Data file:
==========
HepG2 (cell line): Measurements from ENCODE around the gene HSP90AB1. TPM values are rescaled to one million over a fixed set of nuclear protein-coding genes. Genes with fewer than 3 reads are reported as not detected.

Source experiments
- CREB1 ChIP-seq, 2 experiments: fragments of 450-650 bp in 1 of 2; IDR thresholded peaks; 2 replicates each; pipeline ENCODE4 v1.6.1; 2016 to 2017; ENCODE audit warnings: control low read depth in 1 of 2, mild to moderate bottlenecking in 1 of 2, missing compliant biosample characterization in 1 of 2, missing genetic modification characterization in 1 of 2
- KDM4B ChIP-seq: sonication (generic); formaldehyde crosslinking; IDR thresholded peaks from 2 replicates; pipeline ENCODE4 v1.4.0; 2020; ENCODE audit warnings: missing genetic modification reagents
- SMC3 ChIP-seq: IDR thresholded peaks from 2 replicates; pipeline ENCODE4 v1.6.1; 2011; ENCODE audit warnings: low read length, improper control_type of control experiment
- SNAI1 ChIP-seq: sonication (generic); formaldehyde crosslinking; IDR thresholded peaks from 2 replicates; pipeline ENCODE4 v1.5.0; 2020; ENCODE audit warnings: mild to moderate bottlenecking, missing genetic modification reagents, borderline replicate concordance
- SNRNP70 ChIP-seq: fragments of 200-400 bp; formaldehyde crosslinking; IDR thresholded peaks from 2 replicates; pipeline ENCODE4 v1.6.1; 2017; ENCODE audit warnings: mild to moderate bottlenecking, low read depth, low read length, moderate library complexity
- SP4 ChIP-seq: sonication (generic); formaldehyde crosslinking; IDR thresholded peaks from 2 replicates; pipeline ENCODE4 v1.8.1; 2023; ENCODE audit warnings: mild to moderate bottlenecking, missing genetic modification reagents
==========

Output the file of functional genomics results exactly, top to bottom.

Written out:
HepG2 (cell line): Measurements from ENCODE around the gene HSP90AB1. TPM values are rescaled to one million over a fixed set of nuclear protein-coding genes. Genes with fewer than 3 reads are reported as not detected.

Source experiments
- CREB1 ChIP-seq, 2 experiments: fragments of 450-650 bp in 1 of 2; IDR thresholded peaks; 2 replicates each; pipeline ENCODE4 v1.6.1; 2016 to 2017; ENCODE audit warnings: control low read depth in 1 of 2, mild to moderate bottlenecking in 1 of 2, missing compliant biosample characterization in 1 of 2, missing genetic modification characterization in 1 of 2
- KDM4B ChIP-seq: sonication (generic); formaldehyde crosslinking; IDR thresholded peaks from 2 replicates; pipeline ENCODE4 v1.4.0; 2020; ENCODE audit warnings: missing genetic modification reagents
- SMC3 ChIP-seq: IDR thresholded peaks from 2 replicates; pipeline ENCODE4 v1.6.1; 2011; ENCODE audit warnings: low read length, improper control_type of control experiment
- SNAI1 ChIP-seq: sonication (generic); formaldehyde crosslinking; IDR thresholded peaks from 2 replicates; pipeline ENCODE4 v1.5.0; 2020; ENCODE audit warnings: mild to moderate bottlenecking, missing genetic modification reagents, borderline replicate concordance
- SNRNP70 ChIP-seq: fragments of 200-400 bp; formaldehyde crosslinking; IDR thresholded peaks from 2 replicates; pipeline ENCODE4 v1.6.1; 2017; ENCODE audit warnings: mild to moderate bottlenecking, low read depth, low read length, moderate library complexity
- SP4 ChIP-seq: sonication (generic); formaldehyde crosslinking; IDR thresholded peaks from 2 replicates; pipeline ENCODE4 v1.8.1; 2023; ENCODE audit warnings: mild to moderate bottlenecking, missing genetic modification reagents